Greek Revolution 1821

Despite the fact that it was far from the base of operations
and a sitting duck for the Turkish fleet, Skiathos was soon on
the side of the Greek Revolution.

The services of the residents of Skiathos, mostly marine ones,
during the uprising of ’21 were significant. In 1770, the island
took part in the Orlov revolt, the naval battle of Çesme under
the leadership of the Russian Admiral Alexei Orlov. The prerevolution moves of the Armatoloi (militia) and the Klepht (Brigands) of Olympus after the Orlov revolt continue in Skiathos and Skopelos from 1806 until 1816.
In 1804, Skiathos had 12 ships of 144 sailors and 48 canons which were given in service of the liberation movement by Lambros Katsonis, raiding the coastline of Turkey and attacking Turkish ships. The grand movement of the Armatoloi captains of Greece, with Nikotsaras and Giannis Stathas in charge, in 1807-1809 - with a base of operations in Skiathos, the beach of Lechouni and the newfound (1794) Monastery of Evangelistria - shook the rotten and crumbling Ottoman empire to its foundations.
Greek Revolution 1821

The operations of the Filiki Eteria (or Society of Friends) of Anthimos Gazis and the Skiathian scholar Epiphanios Dimitriadis, inextricably “tie” the outbreak of the Revolution on the island in May 1821 with the rebel movement at the nearby Pelion, the Euboea opposite and mainland Greece.

After the defeat of the rebel movement in Pelion, Thessaly and Macedonia, the fall of Chalkidiki and the Massacre of Naoussa in 1822, Skiathos became the place that saved and sheltered thousands of refugees of these areas, which came to be known in history as the “Olympians”. The refugees from the villages of Pelion, Olympus, Euboea and Epirus that sought refuge in Sporades are estimated at 30,000 more or less.

In 1823, the Turks attempted to reclaim Skiathos, but they were decimated. People of Skiathos, Thessaly and Macedonia together defended the island against the deadly threat of the Turkish fleet of the Kapudan Pasha in 1823. Led by Karatasos, Gatsos and Cottas, they achieved the great victory of October 9th, 1823, in Bourtzi, Pounta and Ftelia, which prevented another enslavement of the island.

These years were tough and turbulent, since the gathering of that many people in such a small place caused many housing and sustenance problems. Given that many among those people carried weapon, it didn’t take long until anarchy prevailed: the island suffered for years from violent acts and ransacking mainly by the Lab Albanians who remained in Skiathos long after most of the refugees returned to their homes or moved into other more suitable places.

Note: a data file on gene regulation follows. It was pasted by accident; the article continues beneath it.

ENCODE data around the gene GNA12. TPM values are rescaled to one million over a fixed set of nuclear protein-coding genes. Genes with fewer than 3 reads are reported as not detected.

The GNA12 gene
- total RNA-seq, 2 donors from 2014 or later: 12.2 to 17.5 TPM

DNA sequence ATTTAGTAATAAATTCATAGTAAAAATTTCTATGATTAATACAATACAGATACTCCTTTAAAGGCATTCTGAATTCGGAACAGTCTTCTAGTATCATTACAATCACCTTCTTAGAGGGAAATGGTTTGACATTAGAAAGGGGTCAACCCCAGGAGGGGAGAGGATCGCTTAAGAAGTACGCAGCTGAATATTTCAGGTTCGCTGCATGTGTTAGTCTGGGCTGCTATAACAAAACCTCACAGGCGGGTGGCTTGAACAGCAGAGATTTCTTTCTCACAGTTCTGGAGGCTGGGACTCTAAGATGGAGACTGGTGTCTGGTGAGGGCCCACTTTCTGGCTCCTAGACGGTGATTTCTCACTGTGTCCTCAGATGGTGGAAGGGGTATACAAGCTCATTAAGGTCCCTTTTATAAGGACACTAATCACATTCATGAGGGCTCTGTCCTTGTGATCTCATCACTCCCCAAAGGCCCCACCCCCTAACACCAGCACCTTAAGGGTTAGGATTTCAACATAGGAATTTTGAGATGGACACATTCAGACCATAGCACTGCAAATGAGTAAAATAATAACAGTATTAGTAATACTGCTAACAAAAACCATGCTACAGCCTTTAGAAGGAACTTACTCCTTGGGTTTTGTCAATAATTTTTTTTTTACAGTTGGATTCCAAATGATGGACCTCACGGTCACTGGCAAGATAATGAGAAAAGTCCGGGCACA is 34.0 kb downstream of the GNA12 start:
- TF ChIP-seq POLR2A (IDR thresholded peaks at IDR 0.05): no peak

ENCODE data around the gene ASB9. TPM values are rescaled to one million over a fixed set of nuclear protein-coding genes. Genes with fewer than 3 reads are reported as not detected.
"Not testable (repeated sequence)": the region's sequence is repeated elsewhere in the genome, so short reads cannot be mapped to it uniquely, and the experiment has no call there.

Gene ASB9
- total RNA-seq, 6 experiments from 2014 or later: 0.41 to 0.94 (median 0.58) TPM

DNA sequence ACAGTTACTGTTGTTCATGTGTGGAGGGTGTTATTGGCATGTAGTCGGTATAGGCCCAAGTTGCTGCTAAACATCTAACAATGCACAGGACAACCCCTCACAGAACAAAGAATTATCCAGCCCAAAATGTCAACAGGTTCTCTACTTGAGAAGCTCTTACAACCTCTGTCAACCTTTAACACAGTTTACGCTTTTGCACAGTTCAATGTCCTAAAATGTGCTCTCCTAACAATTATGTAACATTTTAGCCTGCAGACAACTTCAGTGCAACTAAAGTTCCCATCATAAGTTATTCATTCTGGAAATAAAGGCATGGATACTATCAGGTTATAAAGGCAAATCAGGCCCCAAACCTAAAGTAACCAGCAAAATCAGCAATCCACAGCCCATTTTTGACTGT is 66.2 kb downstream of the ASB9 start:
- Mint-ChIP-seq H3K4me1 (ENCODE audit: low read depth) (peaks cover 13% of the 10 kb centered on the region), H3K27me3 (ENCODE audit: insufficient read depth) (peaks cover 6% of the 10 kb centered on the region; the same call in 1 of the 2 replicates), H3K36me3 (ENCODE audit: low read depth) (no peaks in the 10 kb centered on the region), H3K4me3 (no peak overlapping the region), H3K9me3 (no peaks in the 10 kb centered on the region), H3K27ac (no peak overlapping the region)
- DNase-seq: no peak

In 1829, the Greek State is established with the signing of the London Protocol. The Demononisia (Demon Islands) aka Skiathos, Skopelos, Alonissos and the isles around them are added to the borders of the liberated Greece, still subject though to the Turks. At that point, the residents of Skiathos, abandoned the medieval town of Kastro on the north of the island to settle again in the port where the ancient seaside town used to be. Here’s what followed that: development of shipbuilding, expanding of olive cultivation which changed the face of the island, the gradual development and prevalence of the capitalistic merchandise-monetary relations and the concomitant charging and attachment of the old prominent skiathian households to the usurer claims, decadence of sailboats and immigration. So, the second half of the 19th century was tough but creative in all sectors. It’s the time when people that made history in the fields of Education and Letters where born: Dionysios Epiphaniadis (the senior), Alexandros Papadiamantis, Alexandros Moraitidis. Followed in the end of the 19th c. and the beginning of the 20th by Georgios Rigas, Ioannis Fragkoulas and Zisis Oikonomou, men that were spiritual leaders for decades.

Following the administrative organisation of the Aegean Islands in provinces, Skiathos became part of the province of Andros Island. In a later administrative plan, Skiathos, Skopelos, Liadromia (Alonnisos’s older name) and Skyros became a separate province. Upon the arrival of Kapodistrias as the first Head of State in Greece, the administrative organisation of the Aegean Islands changed again. According to that last one, the islands along with Psara became the First part of Islands, named “North Sporades”. Kapodistrias also founded in Skiathos the “Hellenic School” and the “Mutual-Teaching School” (when the best and oldest students would teach the rest, a popular concept in Greece at the time), while in 1835 a school building paid by the residents was constructed.

In 1845, the population of the city had significantly increased from 1500 to more than 2000. Indeed, in 1855 is when town planning begins. At the end of the 19th century, Skiathos’ seafaring thrives: It’s the time when a lot of small shipyards were created; distinguished shipwrights utilised the abundant timber of Skiathos to build the fast vessels that led to the Skiathian fleet dominating the Mediterranean Sea in 1877 with 110 sailboats. However, with the arrival of the steamboat, the local industry started to wane.